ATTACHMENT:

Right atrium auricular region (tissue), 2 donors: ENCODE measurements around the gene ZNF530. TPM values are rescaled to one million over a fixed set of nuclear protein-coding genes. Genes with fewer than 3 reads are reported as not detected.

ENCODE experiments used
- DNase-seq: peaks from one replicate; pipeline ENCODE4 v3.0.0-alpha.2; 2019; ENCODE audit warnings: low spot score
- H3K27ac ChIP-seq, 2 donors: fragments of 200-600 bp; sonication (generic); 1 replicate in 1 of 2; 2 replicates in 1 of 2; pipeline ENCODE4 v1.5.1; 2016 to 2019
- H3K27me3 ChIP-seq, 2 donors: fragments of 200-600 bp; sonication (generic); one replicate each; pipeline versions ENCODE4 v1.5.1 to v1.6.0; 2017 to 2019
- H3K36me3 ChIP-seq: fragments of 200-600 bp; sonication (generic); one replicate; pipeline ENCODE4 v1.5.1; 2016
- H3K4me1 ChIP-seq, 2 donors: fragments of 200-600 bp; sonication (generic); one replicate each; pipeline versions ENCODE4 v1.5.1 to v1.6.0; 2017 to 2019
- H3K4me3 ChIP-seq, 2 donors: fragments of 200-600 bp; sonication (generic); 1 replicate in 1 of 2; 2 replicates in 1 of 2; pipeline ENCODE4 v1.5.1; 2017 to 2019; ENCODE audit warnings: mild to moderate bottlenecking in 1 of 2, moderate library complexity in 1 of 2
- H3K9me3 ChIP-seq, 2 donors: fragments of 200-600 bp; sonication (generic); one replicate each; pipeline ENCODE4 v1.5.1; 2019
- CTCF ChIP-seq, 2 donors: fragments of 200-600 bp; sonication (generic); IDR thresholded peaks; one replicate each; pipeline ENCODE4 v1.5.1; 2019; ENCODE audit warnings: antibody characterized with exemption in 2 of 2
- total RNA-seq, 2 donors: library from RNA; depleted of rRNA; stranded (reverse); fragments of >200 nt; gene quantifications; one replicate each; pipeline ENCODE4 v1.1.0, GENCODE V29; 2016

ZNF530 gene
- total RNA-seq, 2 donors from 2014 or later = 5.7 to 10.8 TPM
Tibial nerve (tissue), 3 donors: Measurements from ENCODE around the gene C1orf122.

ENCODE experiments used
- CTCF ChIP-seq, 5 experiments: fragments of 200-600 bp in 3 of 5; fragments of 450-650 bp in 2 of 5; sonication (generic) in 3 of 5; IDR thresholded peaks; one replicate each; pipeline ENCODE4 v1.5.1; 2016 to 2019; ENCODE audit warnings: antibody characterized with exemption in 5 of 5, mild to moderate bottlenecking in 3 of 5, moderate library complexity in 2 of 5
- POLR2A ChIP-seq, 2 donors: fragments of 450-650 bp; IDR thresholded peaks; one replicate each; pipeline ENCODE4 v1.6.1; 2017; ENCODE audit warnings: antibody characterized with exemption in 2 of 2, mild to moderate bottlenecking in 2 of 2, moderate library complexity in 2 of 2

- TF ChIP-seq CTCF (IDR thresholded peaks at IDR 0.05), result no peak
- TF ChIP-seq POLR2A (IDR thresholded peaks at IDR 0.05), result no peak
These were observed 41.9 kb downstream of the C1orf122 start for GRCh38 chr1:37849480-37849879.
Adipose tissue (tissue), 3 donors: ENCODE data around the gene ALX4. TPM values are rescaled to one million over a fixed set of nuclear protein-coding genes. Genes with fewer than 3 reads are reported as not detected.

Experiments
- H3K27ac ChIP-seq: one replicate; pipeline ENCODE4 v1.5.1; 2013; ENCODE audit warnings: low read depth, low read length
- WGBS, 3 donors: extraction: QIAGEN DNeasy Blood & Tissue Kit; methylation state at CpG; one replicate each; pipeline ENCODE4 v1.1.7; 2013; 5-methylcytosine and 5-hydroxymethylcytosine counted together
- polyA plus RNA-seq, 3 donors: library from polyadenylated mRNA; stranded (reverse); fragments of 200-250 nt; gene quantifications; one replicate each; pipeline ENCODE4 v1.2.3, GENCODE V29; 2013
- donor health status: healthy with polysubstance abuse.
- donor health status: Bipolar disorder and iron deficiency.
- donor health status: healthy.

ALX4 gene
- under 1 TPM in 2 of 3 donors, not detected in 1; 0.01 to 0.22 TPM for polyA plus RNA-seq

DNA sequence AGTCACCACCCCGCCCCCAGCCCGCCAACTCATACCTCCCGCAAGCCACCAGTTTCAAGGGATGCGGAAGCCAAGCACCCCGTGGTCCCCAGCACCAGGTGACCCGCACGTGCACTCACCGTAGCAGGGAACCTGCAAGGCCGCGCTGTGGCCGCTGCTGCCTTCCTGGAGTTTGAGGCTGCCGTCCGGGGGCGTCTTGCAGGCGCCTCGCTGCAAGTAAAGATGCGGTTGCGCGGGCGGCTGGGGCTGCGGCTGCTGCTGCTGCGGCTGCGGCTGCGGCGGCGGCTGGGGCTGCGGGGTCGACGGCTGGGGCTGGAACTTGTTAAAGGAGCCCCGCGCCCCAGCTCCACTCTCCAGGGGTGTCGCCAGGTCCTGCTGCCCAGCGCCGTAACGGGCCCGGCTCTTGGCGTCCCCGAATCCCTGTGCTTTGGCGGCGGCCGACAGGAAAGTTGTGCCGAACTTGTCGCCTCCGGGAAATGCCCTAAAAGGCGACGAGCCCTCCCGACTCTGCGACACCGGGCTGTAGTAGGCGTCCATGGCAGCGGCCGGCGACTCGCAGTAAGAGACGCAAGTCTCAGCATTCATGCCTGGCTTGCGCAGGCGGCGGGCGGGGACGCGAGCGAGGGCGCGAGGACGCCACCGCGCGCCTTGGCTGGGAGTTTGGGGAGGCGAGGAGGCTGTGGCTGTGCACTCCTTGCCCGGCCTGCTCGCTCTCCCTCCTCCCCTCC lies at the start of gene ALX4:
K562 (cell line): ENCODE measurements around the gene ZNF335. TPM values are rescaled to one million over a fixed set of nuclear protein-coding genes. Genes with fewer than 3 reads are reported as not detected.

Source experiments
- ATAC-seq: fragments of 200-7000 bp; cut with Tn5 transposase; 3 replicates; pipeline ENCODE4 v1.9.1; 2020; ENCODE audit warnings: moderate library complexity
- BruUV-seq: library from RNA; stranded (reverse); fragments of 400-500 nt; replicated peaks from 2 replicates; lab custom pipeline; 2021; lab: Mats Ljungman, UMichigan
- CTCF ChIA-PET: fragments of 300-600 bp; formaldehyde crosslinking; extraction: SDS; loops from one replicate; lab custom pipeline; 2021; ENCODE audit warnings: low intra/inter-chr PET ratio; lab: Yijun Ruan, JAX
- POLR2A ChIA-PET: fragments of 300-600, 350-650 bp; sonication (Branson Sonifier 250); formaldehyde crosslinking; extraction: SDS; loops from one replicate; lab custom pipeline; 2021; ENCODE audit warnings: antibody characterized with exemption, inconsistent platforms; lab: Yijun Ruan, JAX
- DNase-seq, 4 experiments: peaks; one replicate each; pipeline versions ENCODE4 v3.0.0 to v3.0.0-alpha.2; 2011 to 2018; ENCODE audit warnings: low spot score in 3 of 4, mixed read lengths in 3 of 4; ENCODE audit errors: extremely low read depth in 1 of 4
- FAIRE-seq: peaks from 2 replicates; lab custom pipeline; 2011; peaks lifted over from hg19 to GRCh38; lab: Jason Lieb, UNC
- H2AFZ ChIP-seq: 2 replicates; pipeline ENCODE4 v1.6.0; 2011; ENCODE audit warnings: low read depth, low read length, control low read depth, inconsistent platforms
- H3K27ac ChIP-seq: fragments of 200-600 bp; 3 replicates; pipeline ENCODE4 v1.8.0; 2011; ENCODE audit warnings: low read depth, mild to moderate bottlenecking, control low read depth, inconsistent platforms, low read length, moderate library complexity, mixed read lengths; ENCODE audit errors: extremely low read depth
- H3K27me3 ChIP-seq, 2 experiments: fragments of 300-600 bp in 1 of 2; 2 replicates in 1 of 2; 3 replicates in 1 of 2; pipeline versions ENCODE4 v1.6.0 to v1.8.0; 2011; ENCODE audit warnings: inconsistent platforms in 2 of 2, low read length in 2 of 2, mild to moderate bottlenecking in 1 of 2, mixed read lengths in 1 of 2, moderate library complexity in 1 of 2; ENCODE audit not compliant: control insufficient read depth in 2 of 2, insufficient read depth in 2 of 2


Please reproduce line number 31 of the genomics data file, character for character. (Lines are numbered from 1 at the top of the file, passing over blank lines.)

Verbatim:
DNA sequence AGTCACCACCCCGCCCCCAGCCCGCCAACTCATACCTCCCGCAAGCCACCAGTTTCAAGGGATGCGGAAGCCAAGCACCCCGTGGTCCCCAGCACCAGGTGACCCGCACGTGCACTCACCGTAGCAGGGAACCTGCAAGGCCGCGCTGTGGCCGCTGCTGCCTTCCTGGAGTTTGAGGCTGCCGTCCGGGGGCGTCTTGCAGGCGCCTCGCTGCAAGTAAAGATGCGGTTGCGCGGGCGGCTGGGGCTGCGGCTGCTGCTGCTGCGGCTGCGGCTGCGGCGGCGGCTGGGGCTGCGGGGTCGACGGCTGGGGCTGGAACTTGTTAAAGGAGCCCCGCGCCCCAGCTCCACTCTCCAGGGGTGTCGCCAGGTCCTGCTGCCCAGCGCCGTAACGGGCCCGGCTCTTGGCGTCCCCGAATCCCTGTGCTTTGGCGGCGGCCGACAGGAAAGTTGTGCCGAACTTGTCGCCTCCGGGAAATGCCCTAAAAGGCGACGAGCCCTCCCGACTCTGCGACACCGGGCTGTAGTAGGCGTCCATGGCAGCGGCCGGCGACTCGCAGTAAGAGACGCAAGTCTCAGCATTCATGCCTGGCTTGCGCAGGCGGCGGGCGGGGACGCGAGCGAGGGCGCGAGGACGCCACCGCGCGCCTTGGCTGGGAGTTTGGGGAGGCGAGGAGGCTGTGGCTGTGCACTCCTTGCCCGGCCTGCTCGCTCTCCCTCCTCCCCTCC lies at the start of gene ALX4: